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Wednesday, June 19, 2024

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Paret Peintre attacks late to win Giro stage 10 and Pogacar retains the lead

BOCCA SELVA: On Tuesday, Frenchman Valentin launched a Paret Peintre attack on the final climb to win stage 10 of the Giro d’Italia. He celebrated with his brother Aurelien, who came fifth at the finish line.

Paret-Peintre overtook Slovenian Jan Tratnik, who had less than 3km left to race after Tratnik had launched a solo break from the leading group, which had more than 30km remaining.

I was there to get a good result on the stage, and why not win?

Now I have a stage win for my first professional win, Decathlon-AG2R La Mondiale’s Paret-Peintre said.

The 142-km ride from Pompei to Cusano Mutri ended with an 18-km finishing climb at Bocca della Selva, and Team Visma-Lease a Bike’s Tratnik had to settle for third place.

The last four kilometers were the hardest, and I said, okay, if I want to attack, it’s in the previous four km, so I was waiting, waiting, waiting on the last climb, and when I saw the previous three km, I attacked,” Paret-Peintre said.

Romain Bardet (Team DSM-Firmenich) made it a French one-two.

He also went past Tratnik to come in 29 seconds behind the winner. He was rewarded for his efforts by advancing from 14th to seventh in the general classification.Paret Peintre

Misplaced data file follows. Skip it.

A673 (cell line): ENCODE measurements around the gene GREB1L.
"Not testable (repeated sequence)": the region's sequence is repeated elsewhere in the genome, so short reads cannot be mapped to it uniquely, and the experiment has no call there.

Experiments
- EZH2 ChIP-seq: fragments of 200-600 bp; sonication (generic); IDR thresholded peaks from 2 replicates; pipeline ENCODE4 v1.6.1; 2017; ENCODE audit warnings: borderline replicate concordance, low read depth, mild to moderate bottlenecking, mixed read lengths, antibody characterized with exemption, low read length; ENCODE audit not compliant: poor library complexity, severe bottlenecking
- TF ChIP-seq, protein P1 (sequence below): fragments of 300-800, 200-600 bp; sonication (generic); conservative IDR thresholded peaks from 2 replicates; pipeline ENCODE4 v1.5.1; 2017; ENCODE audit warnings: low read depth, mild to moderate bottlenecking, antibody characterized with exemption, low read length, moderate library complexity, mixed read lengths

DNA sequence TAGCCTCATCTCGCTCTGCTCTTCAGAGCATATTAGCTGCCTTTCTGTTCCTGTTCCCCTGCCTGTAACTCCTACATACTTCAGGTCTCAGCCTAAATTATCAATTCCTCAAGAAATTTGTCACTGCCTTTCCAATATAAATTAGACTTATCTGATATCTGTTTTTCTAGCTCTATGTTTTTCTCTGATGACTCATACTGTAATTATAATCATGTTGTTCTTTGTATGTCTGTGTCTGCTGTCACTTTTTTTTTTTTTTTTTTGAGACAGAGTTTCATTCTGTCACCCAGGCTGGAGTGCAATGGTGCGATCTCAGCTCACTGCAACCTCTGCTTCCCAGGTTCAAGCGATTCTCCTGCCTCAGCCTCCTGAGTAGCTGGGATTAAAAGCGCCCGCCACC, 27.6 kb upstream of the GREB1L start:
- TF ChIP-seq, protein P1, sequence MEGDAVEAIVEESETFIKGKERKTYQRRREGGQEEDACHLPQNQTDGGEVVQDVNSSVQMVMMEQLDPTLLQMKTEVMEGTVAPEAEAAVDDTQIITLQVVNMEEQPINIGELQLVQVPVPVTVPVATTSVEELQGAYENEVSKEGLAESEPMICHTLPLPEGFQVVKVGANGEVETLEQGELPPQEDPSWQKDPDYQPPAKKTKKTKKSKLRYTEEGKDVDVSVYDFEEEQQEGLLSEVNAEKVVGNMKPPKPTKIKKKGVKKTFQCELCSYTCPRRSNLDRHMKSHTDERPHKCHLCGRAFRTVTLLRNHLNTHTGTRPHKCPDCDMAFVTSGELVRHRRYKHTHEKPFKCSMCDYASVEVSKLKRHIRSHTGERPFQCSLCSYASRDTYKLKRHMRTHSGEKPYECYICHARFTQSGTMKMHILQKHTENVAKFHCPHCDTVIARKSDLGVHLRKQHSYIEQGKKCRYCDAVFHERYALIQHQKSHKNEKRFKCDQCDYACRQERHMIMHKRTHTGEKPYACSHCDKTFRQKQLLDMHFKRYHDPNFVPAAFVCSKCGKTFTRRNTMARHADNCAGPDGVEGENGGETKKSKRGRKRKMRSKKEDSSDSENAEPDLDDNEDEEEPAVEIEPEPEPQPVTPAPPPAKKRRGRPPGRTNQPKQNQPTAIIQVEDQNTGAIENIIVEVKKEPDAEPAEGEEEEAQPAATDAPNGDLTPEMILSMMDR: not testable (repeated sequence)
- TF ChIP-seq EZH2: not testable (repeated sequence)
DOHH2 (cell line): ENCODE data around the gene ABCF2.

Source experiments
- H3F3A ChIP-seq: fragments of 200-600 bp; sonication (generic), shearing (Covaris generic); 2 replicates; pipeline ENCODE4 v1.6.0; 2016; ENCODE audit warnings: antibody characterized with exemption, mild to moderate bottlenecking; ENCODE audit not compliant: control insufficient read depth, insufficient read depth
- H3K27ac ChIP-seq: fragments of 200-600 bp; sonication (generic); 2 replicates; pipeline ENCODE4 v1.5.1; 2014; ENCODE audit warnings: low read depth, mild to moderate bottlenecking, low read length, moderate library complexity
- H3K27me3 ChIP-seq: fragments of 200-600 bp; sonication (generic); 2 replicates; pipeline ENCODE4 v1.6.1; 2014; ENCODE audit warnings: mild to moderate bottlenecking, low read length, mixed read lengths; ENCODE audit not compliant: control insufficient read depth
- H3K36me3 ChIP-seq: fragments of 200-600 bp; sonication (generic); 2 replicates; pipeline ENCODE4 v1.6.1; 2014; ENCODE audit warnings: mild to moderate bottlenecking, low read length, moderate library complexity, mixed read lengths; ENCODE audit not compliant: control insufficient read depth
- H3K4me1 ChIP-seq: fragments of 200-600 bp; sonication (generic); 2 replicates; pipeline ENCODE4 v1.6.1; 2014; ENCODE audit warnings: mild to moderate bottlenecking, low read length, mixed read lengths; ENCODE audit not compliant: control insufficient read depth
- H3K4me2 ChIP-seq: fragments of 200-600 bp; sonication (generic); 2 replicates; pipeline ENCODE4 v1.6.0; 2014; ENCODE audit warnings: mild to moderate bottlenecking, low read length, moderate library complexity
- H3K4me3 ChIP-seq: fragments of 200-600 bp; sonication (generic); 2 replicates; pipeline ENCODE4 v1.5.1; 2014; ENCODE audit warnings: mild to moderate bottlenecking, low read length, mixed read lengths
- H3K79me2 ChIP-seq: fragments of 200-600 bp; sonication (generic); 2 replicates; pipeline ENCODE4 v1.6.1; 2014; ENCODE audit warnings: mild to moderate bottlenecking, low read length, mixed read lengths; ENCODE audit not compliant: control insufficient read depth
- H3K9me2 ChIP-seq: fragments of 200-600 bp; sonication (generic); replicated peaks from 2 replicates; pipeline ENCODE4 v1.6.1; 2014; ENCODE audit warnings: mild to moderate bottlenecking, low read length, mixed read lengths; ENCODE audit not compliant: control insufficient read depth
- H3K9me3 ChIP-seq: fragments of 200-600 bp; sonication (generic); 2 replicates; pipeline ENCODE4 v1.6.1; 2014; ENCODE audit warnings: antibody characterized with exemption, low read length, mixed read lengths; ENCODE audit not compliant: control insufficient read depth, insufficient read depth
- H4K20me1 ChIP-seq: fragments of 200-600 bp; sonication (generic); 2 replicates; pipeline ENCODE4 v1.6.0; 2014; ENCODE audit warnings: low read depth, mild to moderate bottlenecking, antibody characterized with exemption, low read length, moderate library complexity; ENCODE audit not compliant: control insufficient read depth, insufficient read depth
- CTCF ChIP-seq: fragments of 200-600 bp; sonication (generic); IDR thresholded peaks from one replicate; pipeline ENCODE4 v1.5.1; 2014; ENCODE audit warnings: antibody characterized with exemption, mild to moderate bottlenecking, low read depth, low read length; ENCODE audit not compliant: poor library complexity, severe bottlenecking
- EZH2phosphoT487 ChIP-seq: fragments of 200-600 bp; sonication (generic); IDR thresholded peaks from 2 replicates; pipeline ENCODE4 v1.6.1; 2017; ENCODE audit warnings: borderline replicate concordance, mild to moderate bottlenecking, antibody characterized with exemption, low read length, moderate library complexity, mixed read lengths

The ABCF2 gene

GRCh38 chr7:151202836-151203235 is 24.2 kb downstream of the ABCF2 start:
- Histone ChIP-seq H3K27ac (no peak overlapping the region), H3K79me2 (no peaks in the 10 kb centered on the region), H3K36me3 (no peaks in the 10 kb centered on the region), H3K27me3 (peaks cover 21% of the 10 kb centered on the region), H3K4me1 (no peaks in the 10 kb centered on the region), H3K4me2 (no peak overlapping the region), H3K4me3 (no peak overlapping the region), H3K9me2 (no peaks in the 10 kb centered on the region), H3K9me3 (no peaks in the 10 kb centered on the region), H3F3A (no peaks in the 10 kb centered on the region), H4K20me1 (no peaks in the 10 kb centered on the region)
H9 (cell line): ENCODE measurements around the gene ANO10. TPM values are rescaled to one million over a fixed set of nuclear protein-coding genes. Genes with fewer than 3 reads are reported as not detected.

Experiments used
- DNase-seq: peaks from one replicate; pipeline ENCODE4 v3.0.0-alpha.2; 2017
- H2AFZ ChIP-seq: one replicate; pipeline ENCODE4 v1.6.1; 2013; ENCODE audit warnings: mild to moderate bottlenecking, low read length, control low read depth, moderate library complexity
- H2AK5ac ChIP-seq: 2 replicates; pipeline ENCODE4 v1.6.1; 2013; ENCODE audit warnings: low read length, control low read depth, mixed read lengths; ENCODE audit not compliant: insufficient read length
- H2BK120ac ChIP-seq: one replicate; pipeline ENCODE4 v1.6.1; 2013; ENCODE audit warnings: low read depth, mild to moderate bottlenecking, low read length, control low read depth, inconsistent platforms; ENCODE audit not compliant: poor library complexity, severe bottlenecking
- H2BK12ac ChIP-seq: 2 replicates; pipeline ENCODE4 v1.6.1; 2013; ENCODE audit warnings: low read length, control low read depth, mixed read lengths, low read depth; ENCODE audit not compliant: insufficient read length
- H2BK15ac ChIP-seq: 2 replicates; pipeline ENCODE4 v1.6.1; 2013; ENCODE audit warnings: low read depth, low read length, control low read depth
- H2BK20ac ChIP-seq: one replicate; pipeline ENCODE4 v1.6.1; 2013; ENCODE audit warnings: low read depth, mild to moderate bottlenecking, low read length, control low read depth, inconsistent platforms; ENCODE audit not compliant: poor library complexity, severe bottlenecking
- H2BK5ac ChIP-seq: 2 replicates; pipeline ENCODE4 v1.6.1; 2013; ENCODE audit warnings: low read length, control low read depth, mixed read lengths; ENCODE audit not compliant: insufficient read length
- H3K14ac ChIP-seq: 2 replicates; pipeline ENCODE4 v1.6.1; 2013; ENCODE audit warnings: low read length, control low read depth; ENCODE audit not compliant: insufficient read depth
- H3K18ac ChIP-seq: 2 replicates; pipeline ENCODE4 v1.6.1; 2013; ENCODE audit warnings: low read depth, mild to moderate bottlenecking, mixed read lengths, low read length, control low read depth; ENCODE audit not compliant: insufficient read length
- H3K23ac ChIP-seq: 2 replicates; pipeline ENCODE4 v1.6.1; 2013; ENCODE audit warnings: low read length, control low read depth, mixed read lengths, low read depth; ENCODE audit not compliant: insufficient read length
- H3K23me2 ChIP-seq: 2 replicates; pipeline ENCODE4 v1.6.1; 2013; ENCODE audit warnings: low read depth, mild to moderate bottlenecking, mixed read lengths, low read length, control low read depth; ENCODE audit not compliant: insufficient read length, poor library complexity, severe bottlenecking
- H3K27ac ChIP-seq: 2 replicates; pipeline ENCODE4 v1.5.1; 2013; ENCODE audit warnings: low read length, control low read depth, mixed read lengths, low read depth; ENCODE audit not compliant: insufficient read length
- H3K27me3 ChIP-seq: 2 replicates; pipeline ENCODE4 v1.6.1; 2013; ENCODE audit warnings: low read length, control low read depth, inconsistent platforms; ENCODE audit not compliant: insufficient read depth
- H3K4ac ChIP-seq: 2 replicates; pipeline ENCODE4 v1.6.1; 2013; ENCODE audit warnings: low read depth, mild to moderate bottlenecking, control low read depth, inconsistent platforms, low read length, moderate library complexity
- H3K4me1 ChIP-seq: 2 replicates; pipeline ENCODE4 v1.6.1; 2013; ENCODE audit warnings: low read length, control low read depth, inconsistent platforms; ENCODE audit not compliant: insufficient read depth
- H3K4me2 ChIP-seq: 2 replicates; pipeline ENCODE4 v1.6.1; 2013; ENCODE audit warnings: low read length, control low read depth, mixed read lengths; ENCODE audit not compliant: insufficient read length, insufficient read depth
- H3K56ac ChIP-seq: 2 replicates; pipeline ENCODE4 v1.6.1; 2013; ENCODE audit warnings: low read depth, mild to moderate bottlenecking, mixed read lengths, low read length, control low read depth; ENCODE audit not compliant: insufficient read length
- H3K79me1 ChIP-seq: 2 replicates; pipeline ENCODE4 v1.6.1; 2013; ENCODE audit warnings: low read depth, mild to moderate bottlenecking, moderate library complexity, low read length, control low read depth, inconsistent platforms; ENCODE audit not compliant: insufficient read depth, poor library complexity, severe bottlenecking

Stage 10 came after Monday’s rest day, and while race leader Tadej Pogacar of UAE Team Emirates was happy to take it easy in the peloton, others grabbed their chance for glory, with a large group getting away from the main bunch.

Paret-Peintre and Bardet hunted down Tratnik during his solo attack, but their persistence foiled his brave effort as tiredness set in.

With three or four kilometers to go, I started to feel a bit of weakness in my legs, Tratnik said. I looked behind me, and they passed me with double speed, and then for me, it was just a battle to the finish line.”

Eighty kilometers into the race, the peloton caught Paret-Peintre four km from the finish. But this time, he managed to claim the victory, following in the footsteps of his older brother, who won a stage in the previous year’s Giro.

The 23-year-old said doing it one year after my brother was special. Last year, when he won his stage, my name was written by mistake on the bottle of champagne. This time, I’m the winner.

Slovenian Pogacar still holds a lead of two minutes 40 seconds over Colombian Daniel Felipe Martinez of Bora-Hansgrohe, with Ineos Grenadiers’ Welsh­man Geraint Thomas in third, 18 seconds further back.

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